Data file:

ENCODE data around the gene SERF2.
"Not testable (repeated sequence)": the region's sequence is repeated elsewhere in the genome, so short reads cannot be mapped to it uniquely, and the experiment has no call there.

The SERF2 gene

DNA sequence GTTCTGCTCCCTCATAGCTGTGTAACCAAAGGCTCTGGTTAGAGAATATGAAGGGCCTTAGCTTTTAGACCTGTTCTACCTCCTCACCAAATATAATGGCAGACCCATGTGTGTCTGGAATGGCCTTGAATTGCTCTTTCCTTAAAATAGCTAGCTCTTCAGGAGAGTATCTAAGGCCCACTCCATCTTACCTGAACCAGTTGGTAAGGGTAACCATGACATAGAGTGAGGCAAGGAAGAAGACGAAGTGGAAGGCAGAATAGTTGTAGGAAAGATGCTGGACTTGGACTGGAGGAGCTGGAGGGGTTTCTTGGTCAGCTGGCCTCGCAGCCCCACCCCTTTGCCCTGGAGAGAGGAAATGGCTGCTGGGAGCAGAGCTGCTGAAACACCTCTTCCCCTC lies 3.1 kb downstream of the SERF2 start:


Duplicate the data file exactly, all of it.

ENCODE data around the gene SERF2.
"Not testable (repeated sequence)": the region's sequence is repeated elsewhere in the genome, so short reads cannot be mapped to it uniquely, and the experiment has no call there.

The SERF2 gene

DNA sequence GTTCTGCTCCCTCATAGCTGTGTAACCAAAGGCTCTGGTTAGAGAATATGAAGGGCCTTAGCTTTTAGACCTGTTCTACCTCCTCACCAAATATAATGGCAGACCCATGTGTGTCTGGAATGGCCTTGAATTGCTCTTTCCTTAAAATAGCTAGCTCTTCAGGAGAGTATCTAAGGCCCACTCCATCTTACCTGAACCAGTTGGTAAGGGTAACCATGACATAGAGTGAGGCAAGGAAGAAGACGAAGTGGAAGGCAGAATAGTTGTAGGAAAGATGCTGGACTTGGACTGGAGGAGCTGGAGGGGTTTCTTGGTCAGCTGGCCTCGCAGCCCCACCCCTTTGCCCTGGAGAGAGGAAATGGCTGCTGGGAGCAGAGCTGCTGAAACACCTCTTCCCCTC lies 3.1 kb downstream of the SERF2 start: